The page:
Statistical significance: To provide guidance on the significance of differences across experiment groups, we used unpaired t-test for num_active and num_actions test. The test relied on the assumption that the sample data was independently and identically distributed, but not on the underlying sample distribution. The null hypothesis was that the mean values of control and treatment groups were the same. Given the null hypothesis, if the probability of our observation was extremely small, we could reject the null hypothesis under certain significant level. In the analytics dashboard, if the p-value was below significance level 0.05, we marked the result using blue/orange color, as shown in above graph.

Group validation: To help experiment launches successfully, we also support automated group allocation test to ensure that users of each segmentation are allocated as expected. For group allocation validation test, we used Pearson’s chi-square test. A red-glow box would remind experiment owners for group allocation anomalies.

This experimentation framework powers all types of data driven decisions at Pinterest, and has helped us to understand hundreds of A/B experimental results and deciding the launch of new features. If challenges like this interest you, join us on the data engineering team!

Chunyan Wang is a software engineer at Pinterest.

Acknowledgements: The core contributors to the A/B experimentation analytics framework were Chunyan Wang, Joshua Inkenbrandt, Anastassia Kornilova, Andrea Burbank, Mohammad Shahangian, Stephanie Rogers and Krishna Gade along with the rest of the data engineering team. Additionally, a number of engineers across the company provided helpful feedback.

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A core part of Pinterest is giving people the ability to discover content related to their interests. Many times, a Pin can be discovered when people share it with one another, through features like Group Boards and messages.

To make the experience of finding a person as seamless as possible, we recently rebuilt our user typeahead. The goal was to quickly surface the most relevant contacts for the user given what we know about that person’s social connections and following activity on Pinterest.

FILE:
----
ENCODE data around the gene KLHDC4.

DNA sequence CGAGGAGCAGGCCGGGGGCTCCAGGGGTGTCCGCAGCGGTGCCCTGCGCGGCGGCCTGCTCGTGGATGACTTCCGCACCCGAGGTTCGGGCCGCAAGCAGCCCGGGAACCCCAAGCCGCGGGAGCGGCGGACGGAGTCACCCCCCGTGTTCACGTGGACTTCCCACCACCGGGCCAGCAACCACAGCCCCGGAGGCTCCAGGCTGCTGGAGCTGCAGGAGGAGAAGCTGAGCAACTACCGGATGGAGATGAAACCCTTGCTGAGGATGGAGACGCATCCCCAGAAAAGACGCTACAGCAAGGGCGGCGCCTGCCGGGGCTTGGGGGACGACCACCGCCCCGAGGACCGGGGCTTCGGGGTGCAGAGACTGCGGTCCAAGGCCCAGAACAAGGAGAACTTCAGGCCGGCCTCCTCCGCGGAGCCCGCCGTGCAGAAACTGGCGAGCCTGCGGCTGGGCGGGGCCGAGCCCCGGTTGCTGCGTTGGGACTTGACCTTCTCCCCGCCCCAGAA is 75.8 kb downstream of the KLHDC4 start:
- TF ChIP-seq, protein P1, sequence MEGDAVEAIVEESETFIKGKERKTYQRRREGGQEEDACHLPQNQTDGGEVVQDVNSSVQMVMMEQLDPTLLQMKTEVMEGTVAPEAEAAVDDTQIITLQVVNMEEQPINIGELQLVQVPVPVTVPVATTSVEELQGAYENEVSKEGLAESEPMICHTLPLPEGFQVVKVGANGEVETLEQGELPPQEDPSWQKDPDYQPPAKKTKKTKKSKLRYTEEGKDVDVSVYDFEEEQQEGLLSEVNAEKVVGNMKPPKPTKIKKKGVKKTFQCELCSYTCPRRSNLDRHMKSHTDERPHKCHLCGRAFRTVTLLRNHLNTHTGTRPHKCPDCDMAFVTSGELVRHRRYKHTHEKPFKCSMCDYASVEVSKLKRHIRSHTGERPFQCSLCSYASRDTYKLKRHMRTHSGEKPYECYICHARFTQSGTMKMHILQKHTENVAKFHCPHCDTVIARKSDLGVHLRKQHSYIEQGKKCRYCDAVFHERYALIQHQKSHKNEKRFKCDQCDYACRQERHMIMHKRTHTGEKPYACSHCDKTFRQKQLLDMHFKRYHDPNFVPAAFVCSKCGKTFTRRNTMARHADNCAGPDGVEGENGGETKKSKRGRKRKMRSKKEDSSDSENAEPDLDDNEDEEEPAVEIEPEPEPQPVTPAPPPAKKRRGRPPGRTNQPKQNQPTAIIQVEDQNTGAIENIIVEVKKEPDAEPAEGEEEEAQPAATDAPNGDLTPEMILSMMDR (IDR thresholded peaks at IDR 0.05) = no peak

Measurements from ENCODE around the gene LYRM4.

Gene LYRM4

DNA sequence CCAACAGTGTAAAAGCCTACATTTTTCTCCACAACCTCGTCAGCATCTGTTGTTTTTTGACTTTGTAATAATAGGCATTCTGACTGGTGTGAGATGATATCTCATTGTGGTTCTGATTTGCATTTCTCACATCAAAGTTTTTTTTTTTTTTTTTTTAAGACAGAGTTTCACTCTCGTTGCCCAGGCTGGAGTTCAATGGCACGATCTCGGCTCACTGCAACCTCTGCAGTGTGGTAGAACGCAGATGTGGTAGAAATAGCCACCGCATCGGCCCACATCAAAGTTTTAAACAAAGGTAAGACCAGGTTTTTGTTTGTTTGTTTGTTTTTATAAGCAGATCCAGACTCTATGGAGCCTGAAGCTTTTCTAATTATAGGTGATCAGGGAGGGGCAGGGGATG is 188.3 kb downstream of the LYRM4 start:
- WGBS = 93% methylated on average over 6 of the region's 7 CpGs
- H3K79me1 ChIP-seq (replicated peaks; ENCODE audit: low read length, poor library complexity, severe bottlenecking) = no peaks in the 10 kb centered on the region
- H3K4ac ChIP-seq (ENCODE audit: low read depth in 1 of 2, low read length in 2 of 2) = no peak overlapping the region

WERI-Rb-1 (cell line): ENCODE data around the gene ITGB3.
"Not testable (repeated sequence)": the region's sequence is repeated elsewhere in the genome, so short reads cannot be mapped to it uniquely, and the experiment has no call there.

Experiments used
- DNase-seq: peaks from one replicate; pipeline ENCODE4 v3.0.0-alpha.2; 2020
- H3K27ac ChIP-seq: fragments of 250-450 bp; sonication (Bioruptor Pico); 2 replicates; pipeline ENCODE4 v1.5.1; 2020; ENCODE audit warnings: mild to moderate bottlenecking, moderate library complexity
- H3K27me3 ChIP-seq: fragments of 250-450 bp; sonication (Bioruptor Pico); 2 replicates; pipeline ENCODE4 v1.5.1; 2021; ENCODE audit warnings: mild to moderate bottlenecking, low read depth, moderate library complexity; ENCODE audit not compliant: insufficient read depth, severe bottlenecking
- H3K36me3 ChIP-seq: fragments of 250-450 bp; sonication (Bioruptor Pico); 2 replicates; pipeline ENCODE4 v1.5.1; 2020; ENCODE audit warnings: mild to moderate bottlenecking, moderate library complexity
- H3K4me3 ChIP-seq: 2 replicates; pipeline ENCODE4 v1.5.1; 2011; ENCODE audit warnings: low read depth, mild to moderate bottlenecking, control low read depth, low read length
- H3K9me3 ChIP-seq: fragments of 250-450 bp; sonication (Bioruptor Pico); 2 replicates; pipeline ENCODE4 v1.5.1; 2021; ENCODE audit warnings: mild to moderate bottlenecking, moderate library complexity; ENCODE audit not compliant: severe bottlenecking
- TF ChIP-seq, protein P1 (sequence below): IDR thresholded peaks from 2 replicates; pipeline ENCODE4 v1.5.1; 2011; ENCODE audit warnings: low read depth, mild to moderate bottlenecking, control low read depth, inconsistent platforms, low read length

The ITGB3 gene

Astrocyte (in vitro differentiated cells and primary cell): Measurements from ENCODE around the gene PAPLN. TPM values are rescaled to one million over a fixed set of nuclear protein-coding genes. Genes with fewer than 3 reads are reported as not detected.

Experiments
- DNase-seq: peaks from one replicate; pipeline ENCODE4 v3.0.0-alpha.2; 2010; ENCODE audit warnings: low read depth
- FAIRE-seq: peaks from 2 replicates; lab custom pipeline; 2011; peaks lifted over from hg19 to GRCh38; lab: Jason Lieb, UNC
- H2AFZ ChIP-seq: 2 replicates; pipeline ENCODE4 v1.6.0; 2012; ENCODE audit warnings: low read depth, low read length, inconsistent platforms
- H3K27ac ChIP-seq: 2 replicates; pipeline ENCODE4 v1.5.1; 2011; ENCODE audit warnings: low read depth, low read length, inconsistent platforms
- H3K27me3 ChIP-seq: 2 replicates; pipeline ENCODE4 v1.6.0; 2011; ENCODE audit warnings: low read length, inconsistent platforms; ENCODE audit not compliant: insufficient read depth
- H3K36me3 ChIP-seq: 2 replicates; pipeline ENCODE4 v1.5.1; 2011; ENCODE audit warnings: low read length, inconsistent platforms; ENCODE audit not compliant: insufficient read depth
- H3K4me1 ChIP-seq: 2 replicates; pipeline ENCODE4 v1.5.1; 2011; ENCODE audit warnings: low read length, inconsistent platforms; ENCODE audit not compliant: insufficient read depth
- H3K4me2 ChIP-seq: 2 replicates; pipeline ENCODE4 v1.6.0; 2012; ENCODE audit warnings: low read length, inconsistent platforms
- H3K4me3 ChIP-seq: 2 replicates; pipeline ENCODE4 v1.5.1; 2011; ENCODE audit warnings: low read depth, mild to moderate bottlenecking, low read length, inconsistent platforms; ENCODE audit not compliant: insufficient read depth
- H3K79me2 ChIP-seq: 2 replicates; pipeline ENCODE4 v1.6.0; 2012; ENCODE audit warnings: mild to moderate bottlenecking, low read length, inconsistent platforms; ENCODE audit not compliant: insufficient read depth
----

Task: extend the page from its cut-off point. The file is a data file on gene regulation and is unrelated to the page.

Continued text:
The legacy typeahead was often slow and unresponsive, and limited the number of contacts a user could store. Additionally, all of the logic for the typeahead layer resided in our internal API. We set out to not only make the typeahead faster, but to also split it into a separate service that could be deployed and maintained independently of our API and web application. Building our typeahead in line with our service-oriented architecture would improve testability, ease the process of adding and deploying new features, and make our code more maintainable.

Developing the Contact Book signal

To surface the most relevant contacts, we leveraged the Pinterest following graph, and social graphs from Pinners’ social networks, such as Twitter, Facebook, and Gmail. Still, many users don’t link their social networks to Pinterest, so additional signals based on mobile contacts were used.

Asking for permission to access contacts on mobile can be tricky if intentions aren’t clear. Simply showing users a native dialog can result in a confusing user experience and a low acceptance rate. To build a seamless permissions experience, we integrated learnings from other companies, such as that the best way to ask for permissions is to explain the value of connecting upfront before asking for native permissions.

We also leveraged the Experience Framework for our mobile permissions flow, which allowed us swap out the text of the mobile permissions flow without changing client code. It also meant we could easily experiment with different flows to further optimize our success rate.